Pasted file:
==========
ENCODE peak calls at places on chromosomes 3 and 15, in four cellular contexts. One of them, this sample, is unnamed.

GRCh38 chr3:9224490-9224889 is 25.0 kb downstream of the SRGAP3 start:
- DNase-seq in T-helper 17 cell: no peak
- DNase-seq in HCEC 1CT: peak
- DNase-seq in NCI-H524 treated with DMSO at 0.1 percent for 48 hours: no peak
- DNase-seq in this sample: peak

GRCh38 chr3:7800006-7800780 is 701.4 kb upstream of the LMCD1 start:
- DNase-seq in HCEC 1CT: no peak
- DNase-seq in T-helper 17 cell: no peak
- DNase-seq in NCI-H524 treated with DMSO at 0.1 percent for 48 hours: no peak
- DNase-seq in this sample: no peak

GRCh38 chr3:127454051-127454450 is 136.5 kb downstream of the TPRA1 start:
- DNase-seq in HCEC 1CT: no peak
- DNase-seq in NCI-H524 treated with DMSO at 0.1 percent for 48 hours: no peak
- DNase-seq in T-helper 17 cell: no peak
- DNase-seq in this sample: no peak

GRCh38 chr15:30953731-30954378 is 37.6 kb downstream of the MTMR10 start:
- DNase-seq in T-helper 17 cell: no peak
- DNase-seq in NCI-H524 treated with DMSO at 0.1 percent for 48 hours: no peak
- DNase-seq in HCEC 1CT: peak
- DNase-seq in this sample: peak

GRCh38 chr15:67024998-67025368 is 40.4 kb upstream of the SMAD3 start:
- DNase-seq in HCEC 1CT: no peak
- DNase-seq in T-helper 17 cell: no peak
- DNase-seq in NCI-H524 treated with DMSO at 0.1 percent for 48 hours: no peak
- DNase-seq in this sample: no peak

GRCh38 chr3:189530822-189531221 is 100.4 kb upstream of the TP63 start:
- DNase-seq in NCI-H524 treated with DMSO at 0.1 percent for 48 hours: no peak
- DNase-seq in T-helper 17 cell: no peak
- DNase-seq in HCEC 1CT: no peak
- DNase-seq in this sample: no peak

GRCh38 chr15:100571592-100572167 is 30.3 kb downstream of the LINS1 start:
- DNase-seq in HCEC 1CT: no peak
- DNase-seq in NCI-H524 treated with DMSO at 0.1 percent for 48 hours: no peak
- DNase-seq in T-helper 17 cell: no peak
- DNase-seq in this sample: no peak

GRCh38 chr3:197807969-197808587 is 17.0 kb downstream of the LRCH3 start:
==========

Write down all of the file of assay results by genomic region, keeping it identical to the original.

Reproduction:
ENCODE peak calls at places on chromosomes 3 and 15, in four cellular contexts. One of them, this sample, is unnamed.

GRCh38 chr3:9224490-9224889 is 25.0 kb downstream of the SRGAP3 start:
- DNase-seq in T-helper 17 cell: no peak
- DNase-seq in HCEC 1CT: peak
- DNase-seq in NCI-H524 treated with DMSO at 0.1 percent for 48 hours: no peak
- DNase-seq in this sample: peak

GRCh38 chr3:7800006-7800780 is 701.4 kb upstream of the LMCD1 start:
- DNase-seq in HCEC 1CT: no peak
- DNase-seq in T-helper 17 cell: no peak
- DNase-seq in NCI-H524 treated with DMSO at 0.1 percent for 48 hours: no peak
- DNase-seq in this sample: no peak

GRCh38 chr3:127454051-127454450 is 136.5 kb downstream of the TPRA1 start:
- DNase-seq in HCEC 1CT: no peak
- DNase-seq in NCI-H524 treated with DMSO at 0.1 percent for 48 hours: no peak
- DNase-seq in T-helper 17 cell: no peak
- DNase-seq in this sample: no peak

GRCh38 chr15:30953731-30954378 is 37.6 kb downstream of the MTMR10 start:
- DNase-seq in T-helper 17 cell: no peak
- DNase-seq in NCI-H524 treated with DMSO at 0.1 percent for 48 hours: no peak
- DNase-seq in HCEC 1CT: peak
- DNase-seq in this sample: peak

GRCh38 chr15:67024998-67025368 is 40.4 kb upstream of the SMAD3 start:
- DNase-seq in HCEC 1CT: no peak
- DNase-seq in T-helper 17 cell: no peak
- DNase-seq in NCI-H524 treated with DMSO at 0.1 percent for 48 hours: no peak
- DNase-seq in this sample: no peak

GRCh38 chr3:189530822-189531221 is 100.4 kb upstream of the TP63 start:
- DNase-seq in NCI-H524 treated with DMSO at 0.1 percent for 48 hours: no peak
- DNase-seq in T-helper 17 cell: no peak
- DNase-seq in HCEC 1CT: no peak
- DNase-seq in this sample: no peak

GRCh38 chr15:100571592-100572167 is 30.3 kb downstream of the LINS1 start:
- DNase-seq in HCEC 1CT: no peak
- DNase-seq in NCI-H524 treated with DMSO at 0.1 percent for 48 hours: no peak
- DNase-seq in T-helper 17 cell: no peak
- DNase-seq in this sample: no peak

GRCh38 chr3:197807969-197808587 is 17.0 kb downstream of the LRCH3 start: